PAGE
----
Richard Glucks

Richard Glücks ( Odenkirchen , Rhine Province , 22 of April of 1889 – Flensburg , October of maypole of 1945 ) was a German officer of the Schutzstaffel (SS) that reached the rank of general. From 1939 until the end of World War II he was head of the SS-Totenkopfverbände and Inspector of the Concentration Camps. Close to the Reichsführer-SS Heinrich Himmler , Glücks was directly responsible for the appalling conditions faced by internees in the concentration and extermination camps, as well as forced labor programs, mass killings and the implementation of Called ” Final Solution “.

Biography

Early years

Glücks lived in Argentina a few years before the First World War . At the beginning, this one returns to Germany to bodo of a ship of Norwegian flag, with a false identity, and joins to the Imperial Army , where it obtained the Iron Cross of (1st and 2nd class) and the Cross to the Merit of War (1st and 2nd class with swords). He was stationed as an officer of artillery in the Western Front throughout the war. 1At the end of this, he was an officer on a Liaison Committee for the Armistice. After the contest he served in the 6th Prussian Division of the Reichswehr , 1 and also joined the Freikorps .

Race in the SS

In 1930 he joined the Nazi Party , and two years later joined the Schutzstaffel (SS).

On 1 April 1936 he became Chief of Staff of Theodor Eicke , then Inspector of the Concentration Camp and chief of the SS-Wachverbände , first with the rank of Standartenführer and shortly thereafter promoted to Oberführer . When Eicke became field commander of the SS Division Totenkopf , which had been created at his instigation, Glücks was promoted to Concentration Camp Insopector and head of the SS-Totenkopfverbände , being named by Himmler as successor to Eicke, 18 Of November 1939. 2 This made him the commander of the concentration camps , so he moved his residence to the Oranienburg concentration camp between 1937 and 1945 with his wife.

On March 29, 1942, he became head of the “Amtsgruppe D” Section in the SS Office of Wirtschafts- und Verwaltungshauptamt ( WVHA ). The 9 of November of 1943 received the rank of SS-Gruppenführer (General Division) and Lieutenant General of the Waffen SS . 1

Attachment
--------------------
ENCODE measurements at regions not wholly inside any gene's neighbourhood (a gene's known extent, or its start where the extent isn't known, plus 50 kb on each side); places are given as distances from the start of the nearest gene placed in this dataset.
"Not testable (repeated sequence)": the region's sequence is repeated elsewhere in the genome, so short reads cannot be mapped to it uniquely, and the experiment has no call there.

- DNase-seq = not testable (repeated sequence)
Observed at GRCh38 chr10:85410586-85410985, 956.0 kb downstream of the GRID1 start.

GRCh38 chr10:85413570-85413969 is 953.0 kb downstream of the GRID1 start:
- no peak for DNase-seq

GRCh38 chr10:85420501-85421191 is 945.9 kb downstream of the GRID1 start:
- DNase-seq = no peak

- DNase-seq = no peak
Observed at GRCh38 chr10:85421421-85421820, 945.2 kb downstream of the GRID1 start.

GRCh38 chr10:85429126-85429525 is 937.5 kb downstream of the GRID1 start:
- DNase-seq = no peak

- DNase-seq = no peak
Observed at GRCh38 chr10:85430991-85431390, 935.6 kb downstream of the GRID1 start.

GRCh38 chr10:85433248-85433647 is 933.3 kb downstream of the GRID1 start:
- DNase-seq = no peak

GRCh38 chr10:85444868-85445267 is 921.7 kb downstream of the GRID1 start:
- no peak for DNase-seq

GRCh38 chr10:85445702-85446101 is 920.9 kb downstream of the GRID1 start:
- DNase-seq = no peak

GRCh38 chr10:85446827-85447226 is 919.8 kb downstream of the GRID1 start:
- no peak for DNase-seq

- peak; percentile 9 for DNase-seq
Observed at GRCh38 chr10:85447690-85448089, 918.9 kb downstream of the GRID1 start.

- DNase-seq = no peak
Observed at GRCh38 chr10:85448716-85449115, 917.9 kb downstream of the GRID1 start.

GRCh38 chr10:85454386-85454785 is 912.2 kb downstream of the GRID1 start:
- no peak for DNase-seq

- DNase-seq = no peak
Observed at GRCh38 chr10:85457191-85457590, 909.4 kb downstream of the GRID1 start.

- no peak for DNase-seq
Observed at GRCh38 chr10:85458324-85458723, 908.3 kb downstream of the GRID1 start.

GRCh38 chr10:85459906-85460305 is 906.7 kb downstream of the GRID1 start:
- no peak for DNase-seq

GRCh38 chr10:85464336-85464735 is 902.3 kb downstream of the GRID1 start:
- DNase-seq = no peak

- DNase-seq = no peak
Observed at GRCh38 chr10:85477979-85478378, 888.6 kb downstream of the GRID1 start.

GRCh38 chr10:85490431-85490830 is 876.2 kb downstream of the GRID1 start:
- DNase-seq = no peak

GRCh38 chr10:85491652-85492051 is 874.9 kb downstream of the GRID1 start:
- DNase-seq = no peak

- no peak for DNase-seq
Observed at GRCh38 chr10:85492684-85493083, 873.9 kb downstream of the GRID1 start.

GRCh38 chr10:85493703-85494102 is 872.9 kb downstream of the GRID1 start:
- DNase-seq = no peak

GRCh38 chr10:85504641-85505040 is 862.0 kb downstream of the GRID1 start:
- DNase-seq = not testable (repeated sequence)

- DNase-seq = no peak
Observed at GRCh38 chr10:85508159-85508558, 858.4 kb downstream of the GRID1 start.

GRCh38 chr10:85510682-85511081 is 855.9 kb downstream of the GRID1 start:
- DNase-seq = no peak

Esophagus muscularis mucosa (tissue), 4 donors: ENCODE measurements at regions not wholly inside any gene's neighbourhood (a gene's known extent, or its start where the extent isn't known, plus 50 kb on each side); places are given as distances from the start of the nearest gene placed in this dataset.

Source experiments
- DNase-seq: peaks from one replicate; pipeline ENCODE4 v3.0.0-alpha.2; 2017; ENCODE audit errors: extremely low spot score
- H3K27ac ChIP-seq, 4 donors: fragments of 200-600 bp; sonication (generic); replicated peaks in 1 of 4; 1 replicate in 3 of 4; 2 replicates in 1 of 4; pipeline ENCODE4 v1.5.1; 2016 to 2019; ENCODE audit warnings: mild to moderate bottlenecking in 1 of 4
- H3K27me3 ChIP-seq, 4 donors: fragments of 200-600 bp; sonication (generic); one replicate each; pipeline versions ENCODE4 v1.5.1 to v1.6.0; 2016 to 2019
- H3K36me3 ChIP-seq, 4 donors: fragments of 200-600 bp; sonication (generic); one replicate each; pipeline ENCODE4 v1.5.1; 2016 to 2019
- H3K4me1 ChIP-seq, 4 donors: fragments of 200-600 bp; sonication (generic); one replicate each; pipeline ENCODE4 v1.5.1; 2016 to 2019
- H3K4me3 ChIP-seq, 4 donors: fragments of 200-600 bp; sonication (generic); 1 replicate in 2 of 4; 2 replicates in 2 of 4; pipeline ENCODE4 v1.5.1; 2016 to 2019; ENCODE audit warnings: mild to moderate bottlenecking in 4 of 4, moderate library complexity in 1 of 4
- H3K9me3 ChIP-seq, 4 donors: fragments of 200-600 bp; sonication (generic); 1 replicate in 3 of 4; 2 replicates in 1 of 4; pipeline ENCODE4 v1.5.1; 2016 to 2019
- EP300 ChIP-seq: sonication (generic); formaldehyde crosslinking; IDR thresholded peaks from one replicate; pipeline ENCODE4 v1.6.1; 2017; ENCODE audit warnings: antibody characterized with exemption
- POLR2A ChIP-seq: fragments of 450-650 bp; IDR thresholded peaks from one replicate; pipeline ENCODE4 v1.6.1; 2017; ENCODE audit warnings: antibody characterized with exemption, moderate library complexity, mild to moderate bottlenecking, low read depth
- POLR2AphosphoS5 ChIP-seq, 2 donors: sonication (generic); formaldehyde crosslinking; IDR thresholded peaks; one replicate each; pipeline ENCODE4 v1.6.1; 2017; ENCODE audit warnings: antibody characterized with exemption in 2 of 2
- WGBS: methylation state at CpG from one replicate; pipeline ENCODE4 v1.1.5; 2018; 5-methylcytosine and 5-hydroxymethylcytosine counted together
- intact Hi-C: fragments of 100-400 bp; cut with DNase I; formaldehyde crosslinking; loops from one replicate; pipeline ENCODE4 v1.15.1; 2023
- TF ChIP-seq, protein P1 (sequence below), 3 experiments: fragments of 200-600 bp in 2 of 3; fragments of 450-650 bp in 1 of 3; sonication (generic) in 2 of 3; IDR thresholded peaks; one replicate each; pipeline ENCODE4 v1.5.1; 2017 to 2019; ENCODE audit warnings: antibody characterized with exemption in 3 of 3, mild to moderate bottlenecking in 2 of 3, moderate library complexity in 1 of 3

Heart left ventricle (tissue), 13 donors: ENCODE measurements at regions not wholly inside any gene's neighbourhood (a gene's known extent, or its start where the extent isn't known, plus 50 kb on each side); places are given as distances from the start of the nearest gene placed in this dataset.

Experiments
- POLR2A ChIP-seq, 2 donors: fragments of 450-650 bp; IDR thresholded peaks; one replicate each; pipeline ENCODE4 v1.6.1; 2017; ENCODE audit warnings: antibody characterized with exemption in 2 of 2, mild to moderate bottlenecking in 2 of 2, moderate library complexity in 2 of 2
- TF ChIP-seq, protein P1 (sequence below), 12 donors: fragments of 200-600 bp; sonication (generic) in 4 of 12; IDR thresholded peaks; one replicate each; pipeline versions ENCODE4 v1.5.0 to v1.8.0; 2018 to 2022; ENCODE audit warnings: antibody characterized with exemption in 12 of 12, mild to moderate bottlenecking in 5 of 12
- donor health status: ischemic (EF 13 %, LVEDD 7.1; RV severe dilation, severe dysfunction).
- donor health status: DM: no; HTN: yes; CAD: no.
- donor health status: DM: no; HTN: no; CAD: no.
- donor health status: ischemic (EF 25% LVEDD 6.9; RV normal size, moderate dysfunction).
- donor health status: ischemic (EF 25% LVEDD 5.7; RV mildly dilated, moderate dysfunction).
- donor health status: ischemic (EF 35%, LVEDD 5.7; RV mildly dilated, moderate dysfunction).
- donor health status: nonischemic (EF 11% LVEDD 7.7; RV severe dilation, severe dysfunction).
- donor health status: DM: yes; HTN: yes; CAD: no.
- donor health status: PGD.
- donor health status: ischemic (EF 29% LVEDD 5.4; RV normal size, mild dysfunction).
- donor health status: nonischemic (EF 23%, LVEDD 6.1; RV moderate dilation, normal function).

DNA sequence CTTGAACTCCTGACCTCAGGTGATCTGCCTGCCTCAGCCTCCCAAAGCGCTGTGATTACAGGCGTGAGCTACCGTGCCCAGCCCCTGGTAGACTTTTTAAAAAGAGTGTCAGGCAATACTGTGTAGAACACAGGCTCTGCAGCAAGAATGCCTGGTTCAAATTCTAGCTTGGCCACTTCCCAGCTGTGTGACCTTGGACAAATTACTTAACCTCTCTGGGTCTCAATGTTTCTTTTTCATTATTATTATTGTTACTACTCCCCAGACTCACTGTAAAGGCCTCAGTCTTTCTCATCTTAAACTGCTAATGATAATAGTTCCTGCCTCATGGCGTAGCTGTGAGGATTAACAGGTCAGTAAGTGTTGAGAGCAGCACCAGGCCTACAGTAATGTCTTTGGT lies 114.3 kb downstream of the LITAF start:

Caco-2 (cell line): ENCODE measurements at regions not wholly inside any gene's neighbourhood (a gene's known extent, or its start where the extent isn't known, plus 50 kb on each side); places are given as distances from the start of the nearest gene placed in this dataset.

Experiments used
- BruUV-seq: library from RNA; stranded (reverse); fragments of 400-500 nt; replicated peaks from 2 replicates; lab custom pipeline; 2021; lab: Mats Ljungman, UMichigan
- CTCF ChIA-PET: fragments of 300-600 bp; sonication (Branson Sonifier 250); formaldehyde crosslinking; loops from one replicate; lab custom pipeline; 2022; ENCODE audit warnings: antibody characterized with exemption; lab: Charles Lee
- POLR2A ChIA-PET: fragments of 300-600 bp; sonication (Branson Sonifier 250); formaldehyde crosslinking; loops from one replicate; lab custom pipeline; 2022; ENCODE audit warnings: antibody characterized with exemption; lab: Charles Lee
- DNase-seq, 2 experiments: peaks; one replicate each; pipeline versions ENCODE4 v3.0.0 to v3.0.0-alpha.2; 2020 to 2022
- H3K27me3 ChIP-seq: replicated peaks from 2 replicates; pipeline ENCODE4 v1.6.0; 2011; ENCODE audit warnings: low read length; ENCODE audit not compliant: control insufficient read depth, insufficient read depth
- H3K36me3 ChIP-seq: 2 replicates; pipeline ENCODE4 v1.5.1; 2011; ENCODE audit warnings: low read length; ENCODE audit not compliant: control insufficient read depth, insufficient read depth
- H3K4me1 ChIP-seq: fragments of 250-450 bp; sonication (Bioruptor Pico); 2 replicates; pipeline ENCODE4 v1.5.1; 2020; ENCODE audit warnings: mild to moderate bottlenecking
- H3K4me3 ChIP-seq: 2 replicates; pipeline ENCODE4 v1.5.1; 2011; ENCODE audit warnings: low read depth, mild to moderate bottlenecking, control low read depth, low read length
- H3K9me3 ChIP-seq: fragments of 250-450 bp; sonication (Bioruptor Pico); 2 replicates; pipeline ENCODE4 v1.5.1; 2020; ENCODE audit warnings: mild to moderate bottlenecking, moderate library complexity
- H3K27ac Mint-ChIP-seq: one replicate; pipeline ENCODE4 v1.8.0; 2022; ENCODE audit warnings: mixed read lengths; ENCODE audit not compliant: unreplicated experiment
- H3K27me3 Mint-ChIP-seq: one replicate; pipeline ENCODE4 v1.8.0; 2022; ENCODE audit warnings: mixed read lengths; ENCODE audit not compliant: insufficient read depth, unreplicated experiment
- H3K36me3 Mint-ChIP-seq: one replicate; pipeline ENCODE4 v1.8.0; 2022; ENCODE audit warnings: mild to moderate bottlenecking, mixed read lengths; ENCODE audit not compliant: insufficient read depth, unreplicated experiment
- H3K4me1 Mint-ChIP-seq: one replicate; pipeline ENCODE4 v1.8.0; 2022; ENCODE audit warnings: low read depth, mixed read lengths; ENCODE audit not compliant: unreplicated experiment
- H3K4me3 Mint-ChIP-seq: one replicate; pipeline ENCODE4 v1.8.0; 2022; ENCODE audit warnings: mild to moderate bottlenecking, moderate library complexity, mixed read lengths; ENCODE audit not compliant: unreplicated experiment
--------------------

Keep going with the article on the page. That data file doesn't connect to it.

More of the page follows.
The end

The 16 of April of 1945 , the offices of the WVHS in Oranienburg were destroyed by Allied bombing. The seat was then transferred to the city of Born on the Baltic Coast, that same day Glücks and his wife traveled by car towards the Ravensbruck concentration camp . On 26 April they settled in Born, but on April 30, before the advance of the Red Army , they moved to Warnemünde.

On 2 May, a convoy of WVHA officers moves to Flensburg under Glücks. The next day, May 3 , some members of the group moved to the Naval War Academy in Flensburg – Mürwik ; Glücks and his wife are not mentioned in this group, which has fueled theories about their subsequent whereabouts. During those days he met with Heinrich Himmler . On May 10, 1945, Glücks was dying in the hospital of Murwik using the name of Sonnemann. A certificate of death was issued to Glücks giving as a reason for death the suicide by cyanide capsule ( Vergiftung durch Cyankali ) at 3:00 pm , 1 giving the place of death as the Marina Murwik II Hospital.

Glücks in fiction

It was always speculated on the fate of Richard Glücks after the war. In the fictional novel The Odessa File by Frederick Forsyth , Glücks is identified living in Argentina in the sixties with the name of Ricardo Suertes.

Ranges and ascents in the SS

Date Rank
SS-Anwärter November 16, 1932
SS-Mann March 25, 1933
SS-Scharführer June 10, 1933
SS- Untersturmführer October 25, 1933
SS- Obersturmführer February 7, 1934
SS- Hauptsturmführer February 28, 1934
SS- Sturmbannführer May 28, 1934
SS- Obersturmbannführer November 14, 1934
SS- Standartenführer September 13, 1936
SS- Oberführer September 12, 1937
SS- Brigadeführer April 20, 1941
SS- Gruppenführer November 9, 1943

References

  1. ↑ Jump to:a b c d Walter Naasner (1998). SS-Wirtschaft und SS-Verwaltung . Düsseldorf, p. 332
  2. Back to top↑ Ernst Klee (2005). Das Personenlexikon zum Dritten Reich. Wer war was vor und nach 1945 . Fischer Taschenbuch Verlag: Frankfurt am Main, p. 187